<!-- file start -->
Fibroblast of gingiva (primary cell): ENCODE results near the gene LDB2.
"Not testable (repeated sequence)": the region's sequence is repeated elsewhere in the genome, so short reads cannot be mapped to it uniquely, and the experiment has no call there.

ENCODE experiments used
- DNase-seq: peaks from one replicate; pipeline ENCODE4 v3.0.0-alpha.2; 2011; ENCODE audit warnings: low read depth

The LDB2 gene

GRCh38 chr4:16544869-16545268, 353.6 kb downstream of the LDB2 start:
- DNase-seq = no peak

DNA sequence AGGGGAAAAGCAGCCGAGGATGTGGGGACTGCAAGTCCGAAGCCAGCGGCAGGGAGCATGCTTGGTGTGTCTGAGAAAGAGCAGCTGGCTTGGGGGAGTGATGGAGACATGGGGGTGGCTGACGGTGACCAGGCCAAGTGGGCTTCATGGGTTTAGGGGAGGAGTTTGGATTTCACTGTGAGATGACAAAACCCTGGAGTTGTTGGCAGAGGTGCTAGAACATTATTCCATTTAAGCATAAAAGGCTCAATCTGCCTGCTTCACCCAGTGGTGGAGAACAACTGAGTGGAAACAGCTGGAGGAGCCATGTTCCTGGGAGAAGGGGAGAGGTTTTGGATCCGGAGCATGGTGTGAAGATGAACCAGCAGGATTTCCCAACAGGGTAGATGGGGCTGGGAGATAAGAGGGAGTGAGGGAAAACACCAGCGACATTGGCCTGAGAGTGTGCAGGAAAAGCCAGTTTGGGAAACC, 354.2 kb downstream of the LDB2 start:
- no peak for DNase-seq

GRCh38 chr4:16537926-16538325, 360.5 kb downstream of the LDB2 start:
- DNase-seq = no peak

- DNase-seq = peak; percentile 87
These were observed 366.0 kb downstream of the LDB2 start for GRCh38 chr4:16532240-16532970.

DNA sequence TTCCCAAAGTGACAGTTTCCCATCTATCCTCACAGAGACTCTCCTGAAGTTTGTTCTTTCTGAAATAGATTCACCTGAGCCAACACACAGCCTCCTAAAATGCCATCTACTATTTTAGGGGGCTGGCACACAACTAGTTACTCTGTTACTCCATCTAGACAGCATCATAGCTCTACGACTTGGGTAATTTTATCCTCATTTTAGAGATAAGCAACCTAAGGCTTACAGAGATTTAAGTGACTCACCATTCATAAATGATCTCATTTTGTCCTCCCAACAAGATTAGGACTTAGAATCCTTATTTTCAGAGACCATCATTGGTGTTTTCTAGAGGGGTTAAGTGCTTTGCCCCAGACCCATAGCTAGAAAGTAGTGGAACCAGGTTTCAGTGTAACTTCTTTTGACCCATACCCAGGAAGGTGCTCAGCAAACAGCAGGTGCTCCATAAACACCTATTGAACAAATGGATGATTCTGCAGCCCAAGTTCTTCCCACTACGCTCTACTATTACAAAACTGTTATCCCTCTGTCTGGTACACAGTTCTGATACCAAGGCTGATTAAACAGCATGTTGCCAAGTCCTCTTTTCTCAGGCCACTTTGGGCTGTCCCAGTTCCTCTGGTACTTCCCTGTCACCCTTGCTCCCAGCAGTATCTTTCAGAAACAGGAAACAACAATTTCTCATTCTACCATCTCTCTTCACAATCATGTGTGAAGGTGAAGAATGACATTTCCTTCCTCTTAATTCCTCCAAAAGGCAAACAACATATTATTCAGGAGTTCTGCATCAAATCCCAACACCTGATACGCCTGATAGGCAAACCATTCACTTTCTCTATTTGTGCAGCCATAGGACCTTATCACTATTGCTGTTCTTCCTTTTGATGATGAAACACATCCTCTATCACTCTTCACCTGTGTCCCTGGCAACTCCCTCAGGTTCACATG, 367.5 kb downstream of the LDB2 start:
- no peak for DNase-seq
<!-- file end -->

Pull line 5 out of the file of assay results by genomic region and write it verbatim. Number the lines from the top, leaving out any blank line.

The LDB2 gene